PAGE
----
Bush’s splurge is already bringing premature claims of success, even though the first troops are just arriving in Iraq. A column in today’s Washington Times by Ollie North quotes an American officer in Iraq as saying, “Do they (Members of Congress opposed to the war) even know that in the last two weeks we have set AQI (al Qaeda in Iraq) and the Mahdi Army both back on their heels?” Well, maybe, but if they are back on their heels, it is only to sit and see how their enemy’s latest operation evolves. That is smart guerilla tactics, and does not mean they have suffered a setback.
In Anbar province, al Qaeda may have overplayed its hand. A number of reports suggest some of the local sheiks have turned against al Qaeda, and we are providing the sheiks with discreet assistance in going after them. That is smart on our part. But Bush administration propaganda to the contrary, al Qaeda does not represent the bulk of the Sunni resistance. The nationalists will continue to fight us because we are there, and the Baathists will continue to fight us so long as we represent a despised Shiite regime in Baghdad. We can and should try to negotiate settlements with both nationalists and Baathists, but political considerations in Washington and in Baghdad have largely tied the hands of our local commanders.
The Mahdi Army and other Shiite groupings have a different perspective. Once we understand what it is, we can see that it makes sense for them to avoid a confrontation with the U.S. military if they can. From the Shiite perspective, American forces are in Iraq to fight the Sunnis for them. Our troops are, in effect, the Shiites’ unpaid Hessians.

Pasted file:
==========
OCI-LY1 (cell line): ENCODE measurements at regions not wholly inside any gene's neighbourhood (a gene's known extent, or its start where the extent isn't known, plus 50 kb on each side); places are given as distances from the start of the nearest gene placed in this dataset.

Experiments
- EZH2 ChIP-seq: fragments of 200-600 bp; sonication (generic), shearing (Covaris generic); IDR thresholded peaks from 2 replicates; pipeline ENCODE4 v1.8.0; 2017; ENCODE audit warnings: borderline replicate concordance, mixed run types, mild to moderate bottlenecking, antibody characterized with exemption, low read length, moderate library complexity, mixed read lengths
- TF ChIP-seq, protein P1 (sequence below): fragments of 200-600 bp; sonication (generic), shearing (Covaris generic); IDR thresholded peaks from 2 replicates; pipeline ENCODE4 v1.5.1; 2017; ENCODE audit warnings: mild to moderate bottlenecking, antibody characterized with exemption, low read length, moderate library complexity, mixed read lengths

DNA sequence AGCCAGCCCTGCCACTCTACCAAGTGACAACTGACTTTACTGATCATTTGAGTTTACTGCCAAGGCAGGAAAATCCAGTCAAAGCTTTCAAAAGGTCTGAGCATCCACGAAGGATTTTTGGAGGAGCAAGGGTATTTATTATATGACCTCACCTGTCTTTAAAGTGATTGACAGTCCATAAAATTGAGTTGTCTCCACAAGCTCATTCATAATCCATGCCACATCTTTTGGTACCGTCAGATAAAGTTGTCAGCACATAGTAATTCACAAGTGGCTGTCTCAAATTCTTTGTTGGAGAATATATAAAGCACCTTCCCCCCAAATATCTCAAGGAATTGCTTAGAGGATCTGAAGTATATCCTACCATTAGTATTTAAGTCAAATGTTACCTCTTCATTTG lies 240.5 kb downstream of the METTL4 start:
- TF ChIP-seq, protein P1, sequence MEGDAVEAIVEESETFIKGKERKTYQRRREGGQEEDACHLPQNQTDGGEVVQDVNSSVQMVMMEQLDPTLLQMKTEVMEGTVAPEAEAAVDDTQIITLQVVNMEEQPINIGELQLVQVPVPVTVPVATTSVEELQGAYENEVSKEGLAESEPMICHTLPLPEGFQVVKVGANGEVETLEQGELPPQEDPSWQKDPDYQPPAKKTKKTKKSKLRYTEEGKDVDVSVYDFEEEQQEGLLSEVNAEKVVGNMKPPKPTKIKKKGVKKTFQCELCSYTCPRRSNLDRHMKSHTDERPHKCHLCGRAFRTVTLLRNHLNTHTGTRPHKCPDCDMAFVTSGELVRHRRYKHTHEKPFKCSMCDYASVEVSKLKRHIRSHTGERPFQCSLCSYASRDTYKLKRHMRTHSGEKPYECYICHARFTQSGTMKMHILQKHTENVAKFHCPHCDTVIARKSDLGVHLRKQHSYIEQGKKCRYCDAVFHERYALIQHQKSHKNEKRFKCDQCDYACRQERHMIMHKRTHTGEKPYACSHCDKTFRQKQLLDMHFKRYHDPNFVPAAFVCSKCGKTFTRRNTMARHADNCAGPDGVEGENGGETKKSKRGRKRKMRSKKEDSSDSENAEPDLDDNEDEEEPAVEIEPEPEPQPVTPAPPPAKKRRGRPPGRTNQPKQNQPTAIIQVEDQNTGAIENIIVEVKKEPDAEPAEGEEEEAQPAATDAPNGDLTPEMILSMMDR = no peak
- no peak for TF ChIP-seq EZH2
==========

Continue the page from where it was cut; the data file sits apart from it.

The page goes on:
Thus far, we have been willing to play the Shiites’ game. Their challenge now is to make sure we continue to do so as Bush’s “big push” in Baghdad unfolds. Originally, they wanted U.S. forces to control access to Baghdad, cutting the Sunnis’ lines of communication and reinforcement, while the Shiite militias carried on their successful campaign of ethnic cleansing. With Bush insisting American forces work in Baghdad, the Shiites came up with an alternate plan, one we have seemingly accepted: the Americans will drive out the Sunni insurgents, leaving Sunni neighborhoods defenseless. As the American troops move on, they will be replaced by Iraqi soldiers and police, mostly Shiite militiamen, who will ethnically cleanse the area of Sunnis, just as in plan A. Again, the Americans will have fulfilled their allotted function, fighting the Sunnis on behalf of the Shiites. Aren’t Hessians great?
The potential spoiler is the possibility that the Americans will also go after some Shiite militias, particularly the Mahdi Army. If we do so by entering Sadr City in strength, the Mahdi Army can simply let us come — and go. We cannot tell who is a militiaman and who is not. They can let us mill around for a while, achieving nothing, then watch us leave. Big deal.
An action that might force them to respond would be an intensification of our ongoing drive to capture or kill Mahdi Army leaders. But they still would not have to respond in Baghdad. The classic guerilla response in such a case is to retreat from the area where the enemy is attacking and hit him somewhere else. An obvious place would be in Iraq’s Shiite south, with our supply convoys coming up from Kuwait the target. Another response would be to match our escalation of raids with an escalation of mortar and rocket attacks on the Green Zone. As we go after their leaders, they return the favor by going after ours. There are some indications this may be occurring.
No doubt, our forces will attempt to be even-handed between Sunnis and Shiites. But this merely shows that we do not understand the real game. The real game, and a successful one to date, is to let the Americans take the brunt of the fight with armed Sunni organizations, whether nationalist or Baathist or Al Qaeda or whomever, while the Shiite militias get the softer job of terrorizing Sunni civilians and forcing them out. That is likely to be the story of Operation Baghdad, regardless of our intentions.
Should the day ever come when we cease to play that game, our utility to the Shiites, and thus to the Shiite-controlled Iraqi government, will be over. Like Hessians in earlier wars, we will then be sent home. All it takes is a fatwa from Ayatollah Sistani, telling us to go. If we don’t understand this, everyone else in Iraq certainly does, including Muqtada al Sadr.
William Lind is an analyst based in Washington, DC.